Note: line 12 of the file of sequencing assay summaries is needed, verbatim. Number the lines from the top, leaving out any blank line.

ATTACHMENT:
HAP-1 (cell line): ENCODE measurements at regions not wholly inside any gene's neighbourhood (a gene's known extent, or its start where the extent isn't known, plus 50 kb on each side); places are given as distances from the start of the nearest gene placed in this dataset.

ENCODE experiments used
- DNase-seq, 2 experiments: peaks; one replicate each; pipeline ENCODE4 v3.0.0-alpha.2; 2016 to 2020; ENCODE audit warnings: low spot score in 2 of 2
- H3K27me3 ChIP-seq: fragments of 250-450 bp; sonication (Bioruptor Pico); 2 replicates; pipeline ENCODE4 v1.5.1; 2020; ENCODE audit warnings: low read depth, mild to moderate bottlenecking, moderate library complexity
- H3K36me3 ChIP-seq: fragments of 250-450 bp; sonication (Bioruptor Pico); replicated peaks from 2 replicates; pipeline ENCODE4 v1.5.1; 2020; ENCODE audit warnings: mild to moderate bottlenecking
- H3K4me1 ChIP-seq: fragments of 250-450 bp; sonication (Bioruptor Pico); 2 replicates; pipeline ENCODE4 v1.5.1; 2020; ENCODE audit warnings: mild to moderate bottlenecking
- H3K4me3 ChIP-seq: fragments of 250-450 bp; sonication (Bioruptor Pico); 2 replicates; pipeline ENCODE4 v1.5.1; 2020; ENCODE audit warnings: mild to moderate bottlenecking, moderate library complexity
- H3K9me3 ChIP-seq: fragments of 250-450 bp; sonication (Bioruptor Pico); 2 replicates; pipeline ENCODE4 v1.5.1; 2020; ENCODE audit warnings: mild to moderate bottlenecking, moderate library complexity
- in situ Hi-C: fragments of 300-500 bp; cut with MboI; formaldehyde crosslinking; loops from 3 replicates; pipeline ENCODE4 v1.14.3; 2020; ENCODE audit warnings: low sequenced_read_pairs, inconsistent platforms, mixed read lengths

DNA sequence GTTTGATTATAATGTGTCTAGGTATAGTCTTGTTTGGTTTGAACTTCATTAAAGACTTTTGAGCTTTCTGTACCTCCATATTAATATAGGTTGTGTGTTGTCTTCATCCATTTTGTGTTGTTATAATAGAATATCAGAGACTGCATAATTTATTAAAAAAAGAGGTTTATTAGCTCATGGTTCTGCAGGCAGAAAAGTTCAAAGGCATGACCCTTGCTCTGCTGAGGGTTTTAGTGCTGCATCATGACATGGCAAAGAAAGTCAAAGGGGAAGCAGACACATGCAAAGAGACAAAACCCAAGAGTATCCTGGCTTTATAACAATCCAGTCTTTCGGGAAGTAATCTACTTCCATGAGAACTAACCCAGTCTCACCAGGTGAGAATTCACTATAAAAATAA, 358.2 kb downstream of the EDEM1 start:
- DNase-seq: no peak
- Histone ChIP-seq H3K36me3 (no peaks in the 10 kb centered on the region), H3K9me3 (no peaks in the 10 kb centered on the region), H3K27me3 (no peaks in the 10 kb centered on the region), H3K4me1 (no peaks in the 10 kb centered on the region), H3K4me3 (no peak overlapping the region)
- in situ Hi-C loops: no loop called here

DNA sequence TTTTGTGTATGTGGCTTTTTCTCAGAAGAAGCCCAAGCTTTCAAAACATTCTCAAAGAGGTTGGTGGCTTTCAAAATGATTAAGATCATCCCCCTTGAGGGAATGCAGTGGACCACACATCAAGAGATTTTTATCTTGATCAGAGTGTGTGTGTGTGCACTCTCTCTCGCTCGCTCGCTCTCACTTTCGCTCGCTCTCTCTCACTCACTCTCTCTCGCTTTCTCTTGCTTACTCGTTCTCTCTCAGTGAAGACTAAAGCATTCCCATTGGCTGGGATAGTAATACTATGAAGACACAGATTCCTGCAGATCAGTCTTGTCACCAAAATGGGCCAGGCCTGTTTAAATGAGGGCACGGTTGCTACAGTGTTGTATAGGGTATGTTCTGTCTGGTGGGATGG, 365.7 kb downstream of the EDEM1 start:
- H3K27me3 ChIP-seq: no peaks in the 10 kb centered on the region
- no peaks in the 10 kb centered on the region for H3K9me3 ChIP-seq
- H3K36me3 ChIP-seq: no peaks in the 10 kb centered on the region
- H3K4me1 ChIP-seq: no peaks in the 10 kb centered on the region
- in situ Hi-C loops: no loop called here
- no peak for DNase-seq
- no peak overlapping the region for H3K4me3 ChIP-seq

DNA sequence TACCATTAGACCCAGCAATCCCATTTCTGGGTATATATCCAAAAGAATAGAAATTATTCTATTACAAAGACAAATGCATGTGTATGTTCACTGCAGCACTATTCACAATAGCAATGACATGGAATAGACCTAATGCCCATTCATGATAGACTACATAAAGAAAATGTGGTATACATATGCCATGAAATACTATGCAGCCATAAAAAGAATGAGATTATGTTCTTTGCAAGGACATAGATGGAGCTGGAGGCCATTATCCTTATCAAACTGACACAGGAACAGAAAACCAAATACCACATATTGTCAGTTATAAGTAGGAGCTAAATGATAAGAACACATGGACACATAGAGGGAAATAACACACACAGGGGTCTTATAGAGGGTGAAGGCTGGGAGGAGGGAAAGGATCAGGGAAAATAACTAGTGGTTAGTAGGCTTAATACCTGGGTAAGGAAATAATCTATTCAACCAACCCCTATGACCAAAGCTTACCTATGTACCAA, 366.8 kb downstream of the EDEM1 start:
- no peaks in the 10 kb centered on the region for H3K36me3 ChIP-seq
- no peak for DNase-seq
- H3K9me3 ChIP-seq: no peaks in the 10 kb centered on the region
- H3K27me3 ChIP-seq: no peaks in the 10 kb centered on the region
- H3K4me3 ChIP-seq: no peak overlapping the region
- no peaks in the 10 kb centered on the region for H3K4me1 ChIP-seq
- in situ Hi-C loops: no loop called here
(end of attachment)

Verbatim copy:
- Histone ChIP-seq H3K36me3 (no peaks in the 10 kb centered on the region), H3K9me3 (no peaks in the 10 kb centered on the region), H3K27me3 (no peaks in the 10 kb centered on the region), H3K4me1 (no peaks in the 10 kb centered on the region), H3K4me3 (no peak overlapping the region)